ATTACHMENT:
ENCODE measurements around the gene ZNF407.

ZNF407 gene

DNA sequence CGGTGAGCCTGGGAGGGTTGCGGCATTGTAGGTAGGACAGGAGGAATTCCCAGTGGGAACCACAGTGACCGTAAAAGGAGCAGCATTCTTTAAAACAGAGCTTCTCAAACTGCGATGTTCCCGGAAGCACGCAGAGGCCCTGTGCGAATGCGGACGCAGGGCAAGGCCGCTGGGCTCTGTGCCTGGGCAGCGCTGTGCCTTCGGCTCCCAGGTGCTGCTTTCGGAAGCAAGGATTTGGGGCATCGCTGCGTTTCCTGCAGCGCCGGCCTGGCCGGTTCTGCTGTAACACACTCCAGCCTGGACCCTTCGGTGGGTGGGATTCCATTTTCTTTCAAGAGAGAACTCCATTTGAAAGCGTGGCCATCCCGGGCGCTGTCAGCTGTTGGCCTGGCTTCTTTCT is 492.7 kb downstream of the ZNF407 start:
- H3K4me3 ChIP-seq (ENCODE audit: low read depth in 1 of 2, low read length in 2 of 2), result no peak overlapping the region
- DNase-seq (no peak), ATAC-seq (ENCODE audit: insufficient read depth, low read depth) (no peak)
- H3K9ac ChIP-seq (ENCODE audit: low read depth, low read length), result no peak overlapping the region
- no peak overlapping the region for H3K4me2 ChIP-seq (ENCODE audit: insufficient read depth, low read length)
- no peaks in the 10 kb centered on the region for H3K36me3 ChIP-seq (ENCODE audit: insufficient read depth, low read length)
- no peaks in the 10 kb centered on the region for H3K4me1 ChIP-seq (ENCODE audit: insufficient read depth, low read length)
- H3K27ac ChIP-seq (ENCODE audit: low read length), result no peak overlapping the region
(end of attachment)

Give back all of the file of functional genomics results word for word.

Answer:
ENCODE measurements around the gene ZNF407.

ZNF407 gene

DNA sequence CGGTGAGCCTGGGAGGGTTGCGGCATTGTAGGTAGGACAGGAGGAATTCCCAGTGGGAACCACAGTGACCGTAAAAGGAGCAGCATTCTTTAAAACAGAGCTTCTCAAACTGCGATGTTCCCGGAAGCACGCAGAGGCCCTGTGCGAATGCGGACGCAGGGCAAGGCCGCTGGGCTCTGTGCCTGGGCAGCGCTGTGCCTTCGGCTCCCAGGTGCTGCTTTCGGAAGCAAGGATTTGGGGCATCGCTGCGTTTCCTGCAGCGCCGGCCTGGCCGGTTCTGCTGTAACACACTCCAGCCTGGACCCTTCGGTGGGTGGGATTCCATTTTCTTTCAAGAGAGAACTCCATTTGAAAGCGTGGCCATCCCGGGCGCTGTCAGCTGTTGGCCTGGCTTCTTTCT is 492.7 kb downstream of the ZNF407 start:
- H3K4me3 ChIP-seq (ENCODE audit: low read depth in 1 of 2, low read length in 2 of 2), result no peak overlapping the region
- DNase-seq (no peak), ATAC-seq (ENCODE audit: insufficient read depth, low read depth) (no peak)
- H3K9ac ChIP-seq (ENCODE audit: low read depth, low read length), result no peak overlapping the region
- no peak overlapping the region for H3K4me2 ChIP-seq (ENCODE audit: insufficient read depth, low read length)
- no peaks in the 10 kb centered on the region for H3K36me3 ChIP-seq (ENCODE audit: insufficient read depth, low read length)
- no peaks in the 10 kb centered on the region for H3K4me1 ChIP-seq (ENCODE audit: insufficient read depth, low read length)
- H3K27ac ChIP-seq (ENCODE audit: low read length), result no peak overlapping the region